How to Help a Loved One Stop Smoking
Let’s get serious for a minute: the thought of losing a loved one – be it a family member, significant other, or a friend – at any stage in life is a devastating one. Yet, for those of us who have loved ones who regularly smoke this is a frightening reality that could come much sooner than it needs to. Use of traditional tobacco products such as cigarettes is accountable for more than 480,000 deaths each year in the United States, and continue to lead the way as the most prevalent cause of preventable deaths. In fact, according the World Health Organization, tobacco kills half of all those who smoke it, which should be enough to make anyone think twice before lighting up.
Having said that, stopping a tobacco addiction is far from easy. As scary as the stats are, addiction is a chemical response that often takes more than sheer willpower to beat. Support from your loved ones can make a huge difference to how successful an attempt to move away from cigarettes and there like, and if you’re somebody who has someone important you want to help along this worthy journey, there are various ways you can boost their moral and encourage them to stick at it when it gets tough.
Encouragement Tips To Help Them Quit
Statistics have shown that couples who quit together are more likely to succeed. A study at UCL showed that women were 50% more likely to stay away from tobacco products if they quit at the same time as their partners, compared to just 8% who managed to kick the habit while their partners continued to smoke regularly. Similar results were also found in male participants. Cancer Research UK part funded the study, and their head of health information, Dr Julie Sharp, spoke out about the importance of support when it comes to making important changes to lifestyle such as quitting smoking, “Getting some support can help people take up good habits. For example, if you want to lose weight and have a friend or colleague who’s trying to do the same thing you could encourage each other by joining up for a run or swim at lunchtime or after work.”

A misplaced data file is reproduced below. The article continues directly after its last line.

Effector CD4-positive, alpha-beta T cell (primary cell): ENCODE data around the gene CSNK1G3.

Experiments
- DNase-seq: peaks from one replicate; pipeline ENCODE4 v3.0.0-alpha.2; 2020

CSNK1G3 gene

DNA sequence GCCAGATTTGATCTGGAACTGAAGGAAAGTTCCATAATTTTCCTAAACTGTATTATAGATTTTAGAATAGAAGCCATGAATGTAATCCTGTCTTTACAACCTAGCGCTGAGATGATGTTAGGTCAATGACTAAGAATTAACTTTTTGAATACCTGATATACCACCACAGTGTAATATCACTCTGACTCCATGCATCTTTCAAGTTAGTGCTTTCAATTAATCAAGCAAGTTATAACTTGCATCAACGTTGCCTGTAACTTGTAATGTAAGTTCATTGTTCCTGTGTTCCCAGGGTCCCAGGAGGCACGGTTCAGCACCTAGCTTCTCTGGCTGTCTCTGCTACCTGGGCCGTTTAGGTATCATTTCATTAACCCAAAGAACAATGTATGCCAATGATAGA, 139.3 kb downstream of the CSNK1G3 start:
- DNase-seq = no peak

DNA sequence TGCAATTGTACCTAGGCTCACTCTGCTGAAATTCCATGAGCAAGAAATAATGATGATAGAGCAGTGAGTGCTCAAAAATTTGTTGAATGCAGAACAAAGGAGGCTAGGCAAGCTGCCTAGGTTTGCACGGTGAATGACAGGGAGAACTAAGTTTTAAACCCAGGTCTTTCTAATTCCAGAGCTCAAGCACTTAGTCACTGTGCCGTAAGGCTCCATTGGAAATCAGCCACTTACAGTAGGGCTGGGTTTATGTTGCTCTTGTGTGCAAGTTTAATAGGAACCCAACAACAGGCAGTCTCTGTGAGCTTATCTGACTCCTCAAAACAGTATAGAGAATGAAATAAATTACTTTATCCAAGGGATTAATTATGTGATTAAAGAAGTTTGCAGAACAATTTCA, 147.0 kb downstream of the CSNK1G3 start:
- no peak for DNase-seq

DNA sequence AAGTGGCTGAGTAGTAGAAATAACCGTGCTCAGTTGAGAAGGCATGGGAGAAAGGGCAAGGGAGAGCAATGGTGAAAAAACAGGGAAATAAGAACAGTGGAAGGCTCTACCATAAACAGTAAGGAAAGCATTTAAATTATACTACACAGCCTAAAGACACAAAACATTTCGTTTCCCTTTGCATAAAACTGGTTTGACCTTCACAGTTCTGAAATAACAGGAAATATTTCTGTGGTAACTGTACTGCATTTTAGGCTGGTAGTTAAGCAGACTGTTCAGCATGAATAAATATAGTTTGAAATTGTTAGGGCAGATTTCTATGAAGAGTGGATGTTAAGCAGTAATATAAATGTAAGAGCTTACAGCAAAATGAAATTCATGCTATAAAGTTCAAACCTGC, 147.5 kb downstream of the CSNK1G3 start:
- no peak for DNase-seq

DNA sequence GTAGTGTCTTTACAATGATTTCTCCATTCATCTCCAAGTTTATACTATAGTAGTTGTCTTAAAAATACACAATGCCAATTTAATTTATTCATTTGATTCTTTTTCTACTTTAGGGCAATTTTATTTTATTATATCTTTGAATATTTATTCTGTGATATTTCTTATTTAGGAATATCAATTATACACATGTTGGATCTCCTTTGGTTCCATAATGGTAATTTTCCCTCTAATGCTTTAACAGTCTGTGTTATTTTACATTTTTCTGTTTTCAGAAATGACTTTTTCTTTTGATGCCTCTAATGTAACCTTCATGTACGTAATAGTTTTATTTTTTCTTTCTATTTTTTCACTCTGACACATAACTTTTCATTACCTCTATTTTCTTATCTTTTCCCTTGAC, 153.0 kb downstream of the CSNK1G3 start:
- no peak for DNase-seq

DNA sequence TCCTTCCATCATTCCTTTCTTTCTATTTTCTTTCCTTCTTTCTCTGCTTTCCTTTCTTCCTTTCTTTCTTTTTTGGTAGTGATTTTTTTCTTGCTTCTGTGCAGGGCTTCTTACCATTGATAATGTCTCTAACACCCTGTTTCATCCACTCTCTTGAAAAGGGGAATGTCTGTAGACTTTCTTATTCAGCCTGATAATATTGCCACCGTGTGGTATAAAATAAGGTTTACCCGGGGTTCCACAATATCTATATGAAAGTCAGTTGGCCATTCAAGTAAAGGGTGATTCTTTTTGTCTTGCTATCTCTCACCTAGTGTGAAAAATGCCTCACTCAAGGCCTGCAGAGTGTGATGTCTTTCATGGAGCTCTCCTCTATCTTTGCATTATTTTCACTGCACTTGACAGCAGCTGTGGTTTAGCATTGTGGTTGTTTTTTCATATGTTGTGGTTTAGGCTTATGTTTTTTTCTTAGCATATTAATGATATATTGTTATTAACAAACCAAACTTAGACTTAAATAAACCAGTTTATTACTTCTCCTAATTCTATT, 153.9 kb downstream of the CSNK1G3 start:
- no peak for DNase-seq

However, if you aren’t a smoker, there are still plenty of ways you can help your loved one to quit, as suggested by the American Cancer Society:
- Ask the person how they are feeling, but don’t argue with them about being grouchy! Unless it’s their usual state, grouchiness is probably down to withdrawal. This is a chemical reaction and normally only lasts around two weeks, so be patient with them.
- Offer to spend time together doing things to keep their mind from wandering to cigarettes. Go for a walk, watch a film, or whatever else it is you like to do together.
- Wash any clothes that smell of tobacco, as this might set off a craving. If they smoke indoors, do the same for soft furnishings, and even giving upholstery in vehicles a clean can help.
- Prepare some carrots and celery sticks or nuts for the person. It might not sound that appetising – but this will enable them to mimic the hand to mouth action they are used to, and will help dull the urge to binge on unhealthy food as their appetite returns.
- Help relieve them of any additional stresses. Offer to do things you know they don’t enjoy or don’t have time for – think cooking, cleaning, or babysitting.
- Mark milestones such as a week or a month without smoking with something special. Planning ahead also give something to aim towards and look forward to.
- Let the person know that you care about them regardless of what happens. Being positive, even if they slip up, makes them more likely to try again.
Whilst some may be strong willed enough to go cold turkey, you can help your loved one in their attempt to stop smoking by discussing possible cessation aids. Whilst the benefits of e-cigarettes as a less harmful alternative to tradition tobacco products are still being debated in America, across the pond there is a strong movement to promote vaping as a potentially answer to tobacco addiction. Ann McNeill, professor of Tobacco Addictions at King’s College London, stated “In my view, smokers struggling to stop should try all possible methods, including electronic cigarettes, to help them to do so”. This is a sentiment shared by New York Times science reporter Sabrina Tavernise, who slammed attitudes in America as a disservice to the bigger picture of public health.
If you’re looking to help a loved one stop smoking, have a conversation about what aids or methods they might like to use, the pros and cons of each options and what works best for their lifestyle.
Are you thinking about helping a loved one stop smoking, or did you have support in your journey? Let us know in the comments below, or share you story on social media.
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